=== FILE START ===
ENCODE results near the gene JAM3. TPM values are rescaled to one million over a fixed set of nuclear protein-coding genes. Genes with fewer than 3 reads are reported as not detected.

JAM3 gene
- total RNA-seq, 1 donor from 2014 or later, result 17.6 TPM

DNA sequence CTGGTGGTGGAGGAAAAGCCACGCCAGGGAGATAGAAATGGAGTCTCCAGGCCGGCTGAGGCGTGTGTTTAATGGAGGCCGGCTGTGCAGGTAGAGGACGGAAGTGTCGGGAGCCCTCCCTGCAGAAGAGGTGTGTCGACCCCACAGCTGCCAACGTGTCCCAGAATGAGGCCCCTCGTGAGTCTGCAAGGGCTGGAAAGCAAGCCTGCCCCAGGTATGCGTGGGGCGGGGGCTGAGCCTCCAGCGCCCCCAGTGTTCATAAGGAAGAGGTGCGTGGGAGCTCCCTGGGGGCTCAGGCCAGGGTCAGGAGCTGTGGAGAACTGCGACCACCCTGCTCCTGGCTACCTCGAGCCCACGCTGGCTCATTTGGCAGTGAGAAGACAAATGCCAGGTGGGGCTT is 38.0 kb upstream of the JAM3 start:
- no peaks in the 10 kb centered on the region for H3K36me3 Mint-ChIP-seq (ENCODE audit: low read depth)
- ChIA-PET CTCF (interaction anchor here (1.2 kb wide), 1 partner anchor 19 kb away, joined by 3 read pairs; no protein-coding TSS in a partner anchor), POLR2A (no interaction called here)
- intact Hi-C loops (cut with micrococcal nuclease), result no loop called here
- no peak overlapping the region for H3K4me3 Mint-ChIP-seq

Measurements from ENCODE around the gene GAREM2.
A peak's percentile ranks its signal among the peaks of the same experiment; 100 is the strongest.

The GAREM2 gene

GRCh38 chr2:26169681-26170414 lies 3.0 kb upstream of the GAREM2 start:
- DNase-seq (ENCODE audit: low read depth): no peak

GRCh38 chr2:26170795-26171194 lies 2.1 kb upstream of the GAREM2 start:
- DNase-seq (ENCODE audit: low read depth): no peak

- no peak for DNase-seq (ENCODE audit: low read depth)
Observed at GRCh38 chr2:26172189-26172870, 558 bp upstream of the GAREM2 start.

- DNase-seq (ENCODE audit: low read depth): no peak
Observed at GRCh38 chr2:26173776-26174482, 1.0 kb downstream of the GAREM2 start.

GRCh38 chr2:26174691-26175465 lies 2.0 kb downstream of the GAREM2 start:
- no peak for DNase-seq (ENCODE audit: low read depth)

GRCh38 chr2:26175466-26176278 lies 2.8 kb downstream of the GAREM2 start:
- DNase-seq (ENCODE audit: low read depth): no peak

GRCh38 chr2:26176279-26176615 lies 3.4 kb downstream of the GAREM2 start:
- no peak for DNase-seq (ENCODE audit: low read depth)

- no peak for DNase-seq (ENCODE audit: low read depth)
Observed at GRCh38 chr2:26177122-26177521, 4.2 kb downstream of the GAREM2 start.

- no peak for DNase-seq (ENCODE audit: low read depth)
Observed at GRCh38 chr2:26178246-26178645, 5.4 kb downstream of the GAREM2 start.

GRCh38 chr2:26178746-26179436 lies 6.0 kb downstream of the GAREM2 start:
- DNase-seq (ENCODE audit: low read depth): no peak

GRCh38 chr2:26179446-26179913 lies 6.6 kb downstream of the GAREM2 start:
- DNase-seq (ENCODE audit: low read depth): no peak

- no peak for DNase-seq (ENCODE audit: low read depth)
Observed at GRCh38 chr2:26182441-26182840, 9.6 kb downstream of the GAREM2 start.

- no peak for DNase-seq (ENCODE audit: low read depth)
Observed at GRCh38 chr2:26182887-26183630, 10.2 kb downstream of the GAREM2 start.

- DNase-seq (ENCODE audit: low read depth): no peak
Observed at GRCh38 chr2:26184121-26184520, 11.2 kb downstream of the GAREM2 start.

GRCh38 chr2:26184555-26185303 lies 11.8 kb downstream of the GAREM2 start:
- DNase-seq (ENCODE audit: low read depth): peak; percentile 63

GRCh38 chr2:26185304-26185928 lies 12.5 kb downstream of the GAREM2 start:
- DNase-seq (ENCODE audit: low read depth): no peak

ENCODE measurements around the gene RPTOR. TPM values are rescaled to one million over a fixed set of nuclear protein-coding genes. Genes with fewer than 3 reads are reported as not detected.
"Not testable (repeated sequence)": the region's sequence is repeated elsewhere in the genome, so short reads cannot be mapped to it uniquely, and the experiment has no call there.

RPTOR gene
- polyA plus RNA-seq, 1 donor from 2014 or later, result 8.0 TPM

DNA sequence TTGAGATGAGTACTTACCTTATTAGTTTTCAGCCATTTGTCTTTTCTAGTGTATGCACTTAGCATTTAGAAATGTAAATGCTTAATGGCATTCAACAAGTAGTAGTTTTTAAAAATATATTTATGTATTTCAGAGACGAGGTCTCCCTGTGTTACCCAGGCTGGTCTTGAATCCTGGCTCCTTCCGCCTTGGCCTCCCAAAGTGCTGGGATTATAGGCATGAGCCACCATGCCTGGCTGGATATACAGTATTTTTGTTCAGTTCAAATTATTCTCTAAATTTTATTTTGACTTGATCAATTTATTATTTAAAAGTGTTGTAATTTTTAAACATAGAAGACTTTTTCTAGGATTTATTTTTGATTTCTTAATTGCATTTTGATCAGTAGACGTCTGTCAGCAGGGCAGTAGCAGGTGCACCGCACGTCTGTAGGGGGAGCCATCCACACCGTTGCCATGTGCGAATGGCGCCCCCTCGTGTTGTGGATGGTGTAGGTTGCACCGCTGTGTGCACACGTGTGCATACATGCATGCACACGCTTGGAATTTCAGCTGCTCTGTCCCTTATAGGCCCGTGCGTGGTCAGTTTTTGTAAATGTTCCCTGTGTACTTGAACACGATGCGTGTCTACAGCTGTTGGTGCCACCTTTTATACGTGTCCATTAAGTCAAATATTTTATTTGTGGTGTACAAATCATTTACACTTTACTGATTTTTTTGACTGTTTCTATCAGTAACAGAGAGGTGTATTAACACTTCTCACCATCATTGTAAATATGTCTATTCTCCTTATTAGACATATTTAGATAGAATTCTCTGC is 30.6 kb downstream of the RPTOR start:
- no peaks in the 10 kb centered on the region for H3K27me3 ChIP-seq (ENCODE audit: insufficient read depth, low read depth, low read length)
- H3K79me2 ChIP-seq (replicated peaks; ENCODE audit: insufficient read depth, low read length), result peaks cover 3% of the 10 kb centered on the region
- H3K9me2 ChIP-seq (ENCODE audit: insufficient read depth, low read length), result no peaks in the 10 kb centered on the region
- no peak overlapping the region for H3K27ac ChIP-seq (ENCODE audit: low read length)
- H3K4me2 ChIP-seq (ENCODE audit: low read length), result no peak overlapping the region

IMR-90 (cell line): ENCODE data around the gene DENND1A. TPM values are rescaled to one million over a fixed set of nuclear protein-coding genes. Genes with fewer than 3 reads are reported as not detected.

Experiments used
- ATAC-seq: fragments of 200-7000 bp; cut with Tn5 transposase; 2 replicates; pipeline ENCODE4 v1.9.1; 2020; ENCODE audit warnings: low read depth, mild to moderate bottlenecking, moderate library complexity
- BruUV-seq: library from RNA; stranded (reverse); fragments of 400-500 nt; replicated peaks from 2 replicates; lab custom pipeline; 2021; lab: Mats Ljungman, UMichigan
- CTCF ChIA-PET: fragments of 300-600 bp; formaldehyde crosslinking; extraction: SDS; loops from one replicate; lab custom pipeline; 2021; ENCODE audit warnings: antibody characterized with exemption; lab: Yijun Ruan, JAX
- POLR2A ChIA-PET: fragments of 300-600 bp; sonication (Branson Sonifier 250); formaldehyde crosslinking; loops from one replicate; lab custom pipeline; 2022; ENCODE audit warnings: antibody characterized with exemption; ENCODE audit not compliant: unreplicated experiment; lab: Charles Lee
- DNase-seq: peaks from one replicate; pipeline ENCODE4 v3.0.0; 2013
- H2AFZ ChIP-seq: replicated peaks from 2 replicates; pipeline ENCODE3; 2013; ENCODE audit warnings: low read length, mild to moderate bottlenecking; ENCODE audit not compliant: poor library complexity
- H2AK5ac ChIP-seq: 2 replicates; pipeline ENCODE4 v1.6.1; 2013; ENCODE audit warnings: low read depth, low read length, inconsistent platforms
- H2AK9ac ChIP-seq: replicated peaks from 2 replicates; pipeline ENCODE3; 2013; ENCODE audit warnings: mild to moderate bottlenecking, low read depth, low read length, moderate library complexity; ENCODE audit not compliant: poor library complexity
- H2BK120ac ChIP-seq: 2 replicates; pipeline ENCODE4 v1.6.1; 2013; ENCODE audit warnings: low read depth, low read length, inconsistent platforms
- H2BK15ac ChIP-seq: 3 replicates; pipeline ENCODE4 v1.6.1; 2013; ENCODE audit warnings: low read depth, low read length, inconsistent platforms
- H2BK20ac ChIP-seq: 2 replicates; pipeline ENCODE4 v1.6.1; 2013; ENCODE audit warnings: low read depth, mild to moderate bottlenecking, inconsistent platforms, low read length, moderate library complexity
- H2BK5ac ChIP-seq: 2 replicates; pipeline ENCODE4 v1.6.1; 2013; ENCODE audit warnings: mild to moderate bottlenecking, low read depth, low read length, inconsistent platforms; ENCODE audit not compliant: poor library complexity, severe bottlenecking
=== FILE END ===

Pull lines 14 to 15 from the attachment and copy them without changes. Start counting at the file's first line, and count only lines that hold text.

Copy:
GRCh38 chr2:26170795-26171194 lies 2.1 kb upstream of the GAREM2 start:
- DNase-seq (ENCODE audit: low read depth): no peak